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Dear White People

Directed By: Justin Simien | 2014 | 1h 48m | rated R

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O Cinema Wynwood

90 NW 29th Street, Miami (305) 571-9970

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General Admission $11.00, Student/ Senior $9.50, Members $7.50. General admission tickets available online and at the door. Student and Senior tickets only available at the door. ALL TICKET SALES ARE FINAL. NO REFUNDS. NO EXCHANGES. NO EXCEPTIONS.

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Winner of the 2014 Sundance Film Festival’s Special Jury Award for Breakthrough Talent, DEAR WHITE PEOPLE is a sly, provocative satire of race relations in the age of Obama.

Writer/director Justin Simien follows a group of African American students as they navigate campus life and racial politics at a predominantly white college in a sharp and funny feature film debut that earned him a spot on Variety’s annual “10 Directors to Watch.” When Dear White People screened at MOMA’s prestigious New Directors/New Films, the New York Times’ A.O. Scott wrote, “Seeming to draw equal measures of inspiration from Whit Stillman and Spike Lee, but with his own tart, elegant sensibility very much in control, Mr. Simien evokes familiar campus stereotypes only to smash them and rearrange the pieces.”

The unexpected election of activist Samantha White (Tessa Thompson) as head of a traditionally black residence hall sets up a college campus culture war that challenges conventional notions of what it means to be black. While Sam leverages her notoriety as host of the provocative and polarizing radio show “Dear White People” to try to prevent the college from diversifying Armstrong Parker House, outgoing head-of-house Troy Fairbanks (Brandon P. Bell), son of the university’s dean (Dennis Haysbert), defies his father’s lofty expectations by applying to join the staff of Pastiche, the college’s influential humor magazine. Lionel Higgins (Tyler James Williams), an Afro-sporting sci-fi geek, is recruited by the otherwise all-white student newspaper to go undercover and write about black culture—a subject he knows little about—while the aggressively assimilated Coco Conners (Teyonah Parris) tries to use the controversy on campus to carve out a career in reality TV.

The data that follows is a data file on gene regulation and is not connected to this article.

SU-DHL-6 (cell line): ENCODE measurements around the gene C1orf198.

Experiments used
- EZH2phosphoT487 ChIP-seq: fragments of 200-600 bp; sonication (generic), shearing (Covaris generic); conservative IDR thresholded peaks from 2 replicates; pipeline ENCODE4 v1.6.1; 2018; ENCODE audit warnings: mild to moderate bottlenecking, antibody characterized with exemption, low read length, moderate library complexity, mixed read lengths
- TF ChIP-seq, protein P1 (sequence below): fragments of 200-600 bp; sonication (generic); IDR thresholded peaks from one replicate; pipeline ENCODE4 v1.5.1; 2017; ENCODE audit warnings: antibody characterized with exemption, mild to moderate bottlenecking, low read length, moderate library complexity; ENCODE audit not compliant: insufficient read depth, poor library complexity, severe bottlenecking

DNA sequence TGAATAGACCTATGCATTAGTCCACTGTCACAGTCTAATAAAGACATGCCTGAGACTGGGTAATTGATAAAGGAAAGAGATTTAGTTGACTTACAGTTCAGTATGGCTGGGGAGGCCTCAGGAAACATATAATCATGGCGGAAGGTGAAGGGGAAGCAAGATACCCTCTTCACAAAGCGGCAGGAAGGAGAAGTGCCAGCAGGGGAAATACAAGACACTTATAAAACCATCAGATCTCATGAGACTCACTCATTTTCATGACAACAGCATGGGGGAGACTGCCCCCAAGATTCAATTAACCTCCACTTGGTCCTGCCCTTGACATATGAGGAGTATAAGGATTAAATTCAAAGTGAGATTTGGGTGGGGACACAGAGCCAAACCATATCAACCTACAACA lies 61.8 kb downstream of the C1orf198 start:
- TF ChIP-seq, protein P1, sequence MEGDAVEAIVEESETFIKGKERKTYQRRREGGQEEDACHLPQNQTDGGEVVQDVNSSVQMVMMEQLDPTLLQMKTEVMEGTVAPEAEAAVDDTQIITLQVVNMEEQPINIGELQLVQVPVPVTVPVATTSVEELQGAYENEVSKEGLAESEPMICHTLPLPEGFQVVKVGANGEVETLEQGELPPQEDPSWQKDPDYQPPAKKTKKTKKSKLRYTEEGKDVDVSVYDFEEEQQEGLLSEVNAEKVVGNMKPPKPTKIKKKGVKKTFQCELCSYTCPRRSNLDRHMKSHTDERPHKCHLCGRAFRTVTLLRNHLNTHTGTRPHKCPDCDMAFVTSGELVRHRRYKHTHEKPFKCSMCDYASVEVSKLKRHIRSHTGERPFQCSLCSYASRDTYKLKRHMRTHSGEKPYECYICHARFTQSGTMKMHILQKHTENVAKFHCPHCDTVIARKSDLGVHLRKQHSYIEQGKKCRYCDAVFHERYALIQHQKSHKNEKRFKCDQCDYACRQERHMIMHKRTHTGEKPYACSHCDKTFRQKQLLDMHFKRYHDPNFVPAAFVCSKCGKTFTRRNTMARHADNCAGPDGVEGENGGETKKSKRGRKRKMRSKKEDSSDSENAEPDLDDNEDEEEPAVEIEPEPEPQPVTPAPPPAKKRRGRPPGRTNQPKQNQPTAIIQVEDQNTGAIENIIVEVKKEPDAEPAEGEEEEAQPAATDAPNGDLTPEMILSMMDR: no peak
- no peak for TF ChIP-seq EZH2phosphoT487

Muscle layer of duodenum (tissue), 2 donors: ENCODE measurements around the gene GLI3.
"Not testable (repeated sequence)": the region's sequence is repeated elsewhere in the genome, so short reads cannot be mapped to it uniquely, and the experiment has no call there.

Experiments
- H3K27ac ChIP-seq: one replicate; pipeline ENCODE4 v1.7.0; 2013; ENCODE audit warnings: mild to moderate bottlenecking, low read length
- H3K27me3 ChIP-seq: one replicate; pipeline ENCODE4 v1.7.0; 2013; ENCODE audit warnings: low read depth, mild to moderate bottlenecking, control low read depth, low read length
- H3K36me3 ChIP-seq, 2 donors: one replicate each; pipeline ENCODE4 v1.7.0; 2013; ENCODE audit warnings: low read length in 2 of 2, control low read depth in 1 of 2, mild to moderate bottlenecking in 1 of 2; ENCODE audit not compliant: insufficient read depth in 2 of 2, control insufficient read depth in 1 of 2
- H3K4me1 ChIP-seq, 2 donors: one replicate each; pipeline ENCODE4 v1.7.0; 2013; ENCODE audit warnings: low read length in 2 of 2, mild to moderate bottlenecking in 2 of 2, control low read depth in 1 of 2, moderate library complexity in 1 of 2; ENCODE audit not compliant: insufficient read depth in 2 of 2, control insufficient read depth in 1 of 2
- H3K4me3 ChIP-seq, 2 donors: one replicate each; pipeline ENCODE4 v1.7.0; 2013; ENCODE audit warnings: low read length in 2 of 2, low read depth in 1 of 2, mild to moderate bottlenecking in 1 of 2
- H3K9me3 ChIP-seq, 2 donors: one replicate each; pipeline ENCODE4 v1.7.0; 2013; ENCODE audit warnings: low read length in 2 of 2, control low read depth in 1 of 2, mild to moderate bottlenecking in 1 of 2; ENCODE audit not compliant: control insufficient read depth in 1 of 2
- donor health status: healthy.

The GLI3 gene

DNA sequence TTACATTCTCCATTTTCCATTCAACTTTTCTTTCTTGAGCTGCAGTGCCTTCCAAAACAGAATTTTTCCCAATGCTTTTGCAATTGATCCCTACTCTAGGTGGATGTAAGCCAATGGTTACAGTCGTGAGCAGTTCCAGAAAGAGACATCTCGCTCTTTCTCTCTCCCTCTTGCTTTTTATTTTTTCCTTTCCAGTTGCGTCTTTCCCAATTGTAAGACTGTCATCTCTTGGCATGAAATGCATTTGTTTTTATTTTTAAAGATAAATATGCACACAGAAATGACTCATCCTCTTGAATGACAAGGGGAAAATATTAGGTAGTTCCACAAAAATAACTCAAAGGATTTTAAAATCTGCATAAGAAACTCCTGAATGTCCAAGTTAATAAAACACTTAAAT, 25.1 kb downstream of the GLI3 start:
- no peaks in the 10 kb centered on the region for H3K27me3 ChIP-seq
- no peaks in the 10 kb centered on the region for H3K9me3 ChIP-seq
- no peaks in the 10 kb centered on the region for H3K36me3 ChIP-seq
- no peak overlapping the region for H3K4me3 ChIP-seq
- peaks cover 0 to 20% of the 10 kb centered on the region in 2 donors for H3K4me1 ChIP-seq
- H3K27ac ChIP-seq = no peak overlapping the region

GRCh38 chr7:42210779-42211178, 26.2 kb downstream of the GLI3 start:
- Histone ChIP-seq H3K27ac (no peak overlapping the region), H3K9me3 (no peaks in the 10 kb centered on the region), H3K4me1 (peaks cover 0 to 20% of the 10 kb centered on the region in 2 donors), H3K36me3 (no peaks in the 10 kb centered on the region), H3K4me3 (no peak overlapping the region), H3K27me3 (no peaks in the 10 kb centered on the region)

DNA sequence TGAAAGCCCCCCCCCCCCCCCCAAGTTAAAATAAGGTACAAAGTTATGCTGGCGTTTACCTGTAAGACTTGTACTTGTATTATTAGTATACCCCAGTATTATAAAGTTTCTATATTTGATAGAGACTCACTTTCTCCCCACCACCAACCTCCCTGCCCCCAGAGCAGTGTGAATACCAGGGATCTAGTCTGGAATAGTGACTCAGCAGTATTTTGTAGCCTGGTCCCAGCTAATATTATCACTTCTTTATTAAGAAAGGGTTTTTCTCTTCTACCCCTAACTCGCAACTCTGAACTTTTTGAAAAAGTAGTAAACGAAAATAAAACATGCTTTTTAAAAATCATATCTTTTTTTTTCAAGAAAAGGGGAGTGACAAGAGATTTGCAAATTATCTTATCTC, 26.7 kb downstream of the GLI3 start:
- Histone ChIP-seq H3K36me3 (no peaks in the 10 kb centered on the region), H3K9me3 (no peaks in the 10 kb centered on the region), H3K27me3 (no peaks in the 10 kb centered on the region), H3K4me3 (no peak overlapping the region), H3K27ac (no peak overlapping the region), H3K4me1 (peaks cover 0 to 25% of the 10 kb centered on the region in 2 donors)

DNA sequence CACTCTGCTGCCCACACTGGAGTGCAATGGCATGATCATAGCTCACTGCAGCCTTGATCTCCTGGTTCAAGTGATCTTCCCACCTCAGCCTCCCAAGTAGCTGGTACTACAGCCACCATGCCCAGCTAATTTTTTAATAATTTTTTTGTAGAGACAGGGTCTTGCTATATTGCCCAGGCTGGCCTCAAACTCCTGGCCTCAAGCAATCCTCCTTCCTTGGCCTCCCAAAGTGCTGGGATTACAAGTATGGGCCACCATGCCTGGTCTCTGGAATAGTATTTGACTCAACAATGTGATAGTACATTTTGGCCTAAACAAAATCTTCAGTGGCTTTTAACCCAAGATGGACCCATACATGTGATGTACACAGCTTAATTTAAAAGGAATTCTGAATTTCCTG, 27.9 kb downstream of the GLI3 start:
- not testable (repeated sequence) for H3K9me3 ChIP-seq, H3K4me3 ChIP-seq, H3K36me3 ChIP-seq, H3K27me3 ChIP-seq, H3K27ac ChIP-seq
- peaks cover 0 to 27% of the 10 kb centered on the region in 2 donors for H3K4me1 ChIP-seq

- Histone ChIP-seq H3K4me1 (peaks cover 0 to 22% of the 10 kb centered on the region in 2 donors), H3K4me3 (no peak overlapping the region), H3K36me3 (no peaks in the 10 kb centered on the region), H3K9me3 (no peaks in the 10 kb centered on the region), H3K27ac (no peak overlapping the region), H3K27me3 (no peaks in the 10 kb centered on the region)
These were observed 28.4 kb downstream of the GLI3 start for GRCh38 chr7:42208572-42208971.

But no one at Winchester University is prepared for Pastiche’s outrageous, ill-conceived annual Halloween party, with its “unleash your inner Negro” theme throwing oil on an already smoldering fire of resentment and misunderstanding. When the party descends into riotous mayhem, everyone must choose a side.

“It’s anger that gives Dear White People the charge lifting it from funny to great.”
– VILLAGE VOICE

“An edgy premise and memorable cast make for a potent first impression.”
– HOLLYWOOD REPORTER

“This sharp, stylish comedy does pack quite a punch when it hits its stride …”
– NEW YORK POST

“If Dear White People is Simien’s School Daze, complete with academic setting and DIY scrappiness, does that mean he has a Do The Right Thing in him, too?”
– AV CLUB

“As smart and fearless a debut as I have seen from an American filmmaker in quite some time: knowing but not snarky, self-aware but not solipsistic, open to influence and confident in its own originality.”
– NEW YORK TIMES

“It’s true that satire is the perfect weapon of reason, and Justin Simien deploys it with resourcefulness, cool assurance and eagle-eyed aim.”
– WASHINGTON POST

“Here’s a comic riff on race relations in the Obama era that hits its targets far more than it misses.”
– ROLLING STONE

“The film is called Dear White People, but it might as well be called Dear Everybody. It’s hilarious, and just about everyone will wince with recognition at some point in the film.”
– VULTURE

“One of the sharpest and most audacious comedies of the year …”
– VILLAGE VOICE